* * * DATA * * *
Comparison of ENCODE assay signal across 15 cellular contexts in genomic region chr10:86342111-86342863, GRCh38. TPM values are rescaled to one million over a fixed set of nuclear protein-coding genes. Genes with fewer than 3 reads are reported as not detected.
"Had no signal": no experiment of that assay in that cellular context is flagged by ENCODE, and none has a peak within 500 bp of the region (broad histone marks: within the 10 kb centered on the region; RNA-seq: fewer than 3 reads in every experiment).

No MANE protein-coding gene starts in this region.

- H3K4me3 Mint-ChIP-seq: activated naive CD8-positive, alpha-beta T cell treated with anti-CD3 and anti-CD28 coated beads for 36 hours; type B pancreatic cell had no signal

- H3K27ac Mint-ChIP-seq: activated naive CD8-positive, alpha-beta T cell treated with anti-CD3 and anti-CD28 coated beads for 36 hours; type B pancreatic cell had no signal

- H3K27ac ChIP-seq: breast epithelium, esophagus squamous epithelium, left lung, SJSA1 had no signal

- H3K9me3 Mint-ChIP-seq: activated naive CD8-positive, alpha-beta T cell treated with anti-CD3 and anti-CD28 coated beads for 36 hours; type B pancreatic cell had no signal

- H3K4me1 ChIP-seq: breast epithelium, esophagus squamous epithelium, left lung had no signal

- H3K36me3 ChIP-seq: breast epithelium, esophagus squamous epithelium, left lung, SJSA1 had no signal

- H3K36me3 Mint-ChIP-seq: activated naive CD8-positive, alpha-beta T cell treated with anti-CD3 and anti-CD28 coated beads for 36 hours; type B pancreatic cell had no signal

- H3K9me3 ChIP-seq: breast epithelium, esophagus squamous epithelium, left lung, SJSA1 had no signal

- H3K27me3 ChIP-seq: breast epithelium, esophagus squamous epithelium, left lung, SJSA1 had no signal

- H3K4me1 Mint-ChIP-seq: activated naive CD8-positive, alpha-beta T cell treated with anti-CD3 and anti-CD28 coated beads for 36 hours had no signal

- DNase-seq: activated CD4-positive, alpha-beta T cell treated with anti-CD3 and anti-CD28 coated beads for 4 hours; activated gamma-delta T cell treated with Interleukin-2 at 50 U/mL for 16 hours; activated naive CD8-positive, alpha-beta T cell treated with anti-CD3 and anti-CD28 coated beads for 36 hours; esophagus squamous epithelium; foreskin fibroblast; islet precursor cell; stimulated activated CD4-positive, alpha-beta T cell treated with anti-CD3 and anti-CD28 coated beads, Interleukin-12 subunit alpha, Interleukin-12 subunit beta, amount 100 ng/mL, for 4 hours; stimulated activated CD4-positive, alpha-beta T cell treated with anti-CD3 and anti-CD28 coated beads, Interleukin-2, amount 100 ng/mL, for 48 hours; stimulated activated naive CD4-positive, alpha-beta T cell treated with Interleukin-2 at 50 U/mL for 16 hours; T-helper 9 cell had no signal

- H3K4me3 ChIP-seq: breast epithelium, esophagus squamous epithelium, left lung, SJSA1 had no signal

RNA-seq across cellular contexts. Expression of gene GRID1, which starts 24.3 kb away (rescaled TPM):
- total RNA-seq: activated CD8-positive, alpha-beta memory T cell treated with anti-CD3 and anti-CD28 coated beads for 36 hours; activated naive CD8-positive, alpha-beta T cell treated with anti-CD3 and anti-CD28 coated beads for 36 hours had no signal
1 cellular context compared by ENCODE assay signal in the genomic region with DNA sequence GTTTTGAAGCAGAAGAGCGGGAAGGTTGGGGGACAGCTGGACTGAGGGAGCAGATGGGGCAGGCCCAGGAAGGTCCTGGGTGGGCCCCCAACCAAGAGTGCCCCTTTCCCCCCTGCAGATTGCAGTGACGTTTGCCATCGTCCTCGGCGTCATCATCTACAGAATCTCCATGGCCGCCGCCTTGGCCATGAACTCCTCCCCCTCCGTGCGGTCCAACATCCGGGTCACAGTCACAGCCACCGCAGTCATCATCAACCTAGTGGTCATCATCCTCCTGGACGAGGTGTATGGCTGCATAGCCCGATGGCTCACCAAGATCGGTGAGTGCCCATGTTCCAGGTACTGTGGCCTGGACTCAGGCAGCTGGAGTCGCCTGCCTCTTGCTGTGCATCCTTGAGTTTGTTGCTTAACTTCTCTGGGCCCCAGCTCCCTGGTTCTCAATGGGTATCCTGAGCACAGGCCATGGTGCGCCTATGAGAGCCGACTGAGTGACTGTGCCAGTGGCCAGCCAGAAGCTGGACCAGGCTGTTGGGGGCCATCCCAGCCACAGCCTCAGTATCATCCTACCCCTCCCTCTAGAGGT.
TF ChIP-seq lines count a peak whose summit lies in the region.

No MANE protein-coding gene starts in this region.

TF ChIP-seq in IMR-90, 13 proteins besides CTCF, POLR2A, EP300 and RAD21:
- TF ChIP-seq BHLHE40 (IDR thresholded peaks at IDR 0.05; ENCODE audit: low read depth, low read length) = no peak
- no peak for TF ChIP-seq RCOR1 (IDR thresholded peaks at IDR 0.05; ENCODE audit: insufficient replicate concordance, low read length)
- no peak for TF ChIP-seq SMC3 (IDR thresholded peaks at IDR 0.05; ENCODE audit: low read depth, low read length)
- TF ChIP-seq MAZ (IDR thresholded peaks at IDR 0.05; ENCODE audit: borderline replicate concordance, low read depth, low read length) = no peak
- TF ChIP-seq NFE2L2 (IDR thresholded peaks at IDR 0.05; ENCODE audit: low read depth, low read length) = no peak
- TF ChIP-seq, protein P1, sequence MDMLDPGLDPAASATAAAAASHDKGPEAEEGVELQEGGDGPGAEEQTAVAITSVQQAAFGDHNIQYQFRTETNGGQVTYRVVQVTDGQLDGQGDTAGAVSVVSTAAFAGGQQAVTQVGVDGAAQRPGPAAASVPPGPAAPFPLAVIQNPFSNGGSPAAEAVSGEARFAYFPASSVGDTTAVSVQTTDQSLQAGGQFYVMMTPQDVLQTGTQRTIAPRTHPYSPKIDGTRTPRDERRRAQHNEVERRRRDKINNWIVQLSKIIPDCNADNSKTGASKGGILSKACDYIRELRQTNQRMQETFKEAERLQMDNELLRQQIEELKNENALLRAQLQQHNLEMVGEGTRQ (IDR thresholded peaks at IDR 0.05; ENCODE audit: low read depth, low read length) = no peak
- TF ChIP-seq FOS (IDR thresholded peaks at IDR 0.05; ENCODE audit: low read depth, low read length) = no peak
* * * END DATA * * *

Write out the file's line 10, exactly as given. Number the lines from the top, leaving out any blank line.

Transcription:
- H3K36me3 Mint-ChIP-seq: activated naive CD8-positive, alpha-beta T cell treated with anti-CD3 and anti-CD28 coated beads for 36 hours; type B pancreatic cell had no signal